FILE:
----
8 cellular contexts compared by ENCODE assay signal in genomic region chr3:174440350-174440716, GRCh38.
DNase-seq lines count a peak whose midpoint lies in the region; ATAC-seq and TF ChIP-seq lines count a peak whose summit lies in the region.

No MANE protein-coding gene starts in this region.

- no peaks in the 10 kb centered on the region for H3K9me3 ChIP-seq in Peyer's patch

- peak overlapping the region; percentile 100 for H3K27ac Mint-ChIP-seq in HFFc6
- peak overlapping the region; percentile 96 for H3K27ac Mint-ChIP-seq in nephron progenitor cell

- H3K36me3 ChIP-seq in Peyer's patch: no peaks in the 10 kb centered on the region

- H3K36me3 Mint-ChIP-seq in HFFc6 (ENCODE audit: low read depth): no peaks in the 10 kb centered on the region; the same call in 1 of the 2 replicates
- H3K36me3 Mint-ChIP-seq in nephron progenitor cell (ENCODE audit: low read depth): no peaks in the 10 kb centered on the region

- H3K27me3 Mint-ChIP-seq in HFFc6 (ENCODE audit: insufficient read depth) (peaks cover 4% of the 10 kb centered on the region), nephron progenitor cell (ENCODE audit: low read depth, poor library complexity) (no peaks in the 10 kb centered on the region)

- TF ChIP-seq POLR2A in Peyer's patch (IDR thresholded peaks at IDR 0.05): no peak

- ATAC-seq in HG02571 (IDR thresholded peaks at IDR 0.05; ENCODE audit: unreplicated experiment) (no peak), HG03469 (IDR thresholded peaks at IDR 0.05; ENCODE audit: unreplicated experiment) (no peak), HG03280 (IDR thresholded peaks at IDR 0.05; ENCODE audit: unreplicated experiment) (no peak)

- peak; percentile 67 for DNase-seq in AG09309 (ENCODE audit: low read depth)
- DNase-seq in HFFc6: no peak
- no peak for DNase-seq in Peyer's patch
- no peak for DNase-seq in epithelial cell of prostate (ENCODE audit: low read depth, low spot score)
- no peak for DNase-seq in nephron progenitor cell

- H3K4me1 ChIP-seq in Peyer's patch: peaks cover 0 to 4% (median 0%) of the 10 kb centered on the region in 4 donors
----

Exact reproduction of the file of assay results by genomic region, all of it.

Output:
8 cellular contexts compared by ENCODE assay signal in genomic region chr3:174440350-174440716, GRCh38.
DNase-seq lines count a peak whose midpoint lies in the region; ATAC-seq and TF ChIP-seq lines count a peak whose summit lies in the region.

No MANE protein-coding gene starts in this region.

- no peaks in the 10 kb centered on the region for H3K9me3 ChIP-seq in Peyer's patch

- peak overlapping the region; percentile 100 for H3K27ac Mint-ChIP-seq in HFFc6
- peak overlapping the region; percentile 96 for H3K27ac Mint-ChIP-seq in nephron progenitor cell

- H3K36me3 ChIP-seq in Peyer's patch: no peaks in the 10 kb centered on the region

- H3K36me3 Mint-ChIP-seq in HFFc6 (ENCODE audit: low read depth): no peaks in the 10 kb centered on the region; the same call in 1 of the 2 replicates
- H3K36me3 Mint-ChIP-seq in nephron progenitor cell (ENCODE audit: low read depth): no peaks in the 10 kb centered on the region

- H3K27me3 Mint-ChIP-seq in HFFc6 (ENCODE audit: insufficient read depth) (peaks cover 4% of the 10 kb centered on the region), nephron progenitor cell (ENCODE audit: low read depth, poor library complexity) (no peaks in the 10 kb centered on the region)

- TF ChIP-seq POLR2A in Peyer's patch (IDR thresholded peaks at IDR 0.05): no peak

- ATAC-seq in HG02571 (IDR thresholded peaks at IDR 0.05; ENCODE audit: unreplicated experiment) (no peak), HG03469 (IDR thresholded peaks at IDR 0.05; ENCODE audit: unreplicated experiment) (no peak), HG03280 (IDR thresholded peaks at IDR 0.05; ENCODE audit: unreplicated experiment) (no peak)

- peak; percentile 67 for DNase-seq in AG09309 (ENCODE audit: low read depth)
- DNase-seq in HFFc6: no peak
- no peak for DNase-seq in Peyer's patch
- no peak for DNase-seq in epithelial cell of prostate (ENCODE audit: low read depth, low spot score)
- no peak for DNase-seq in nephron progenitor cell

- H3K4me1 ChIP-seq in Peyer's patch: peaks cover 0 to 4% (median 0%) of the 10 kb centered on the region in 4 donors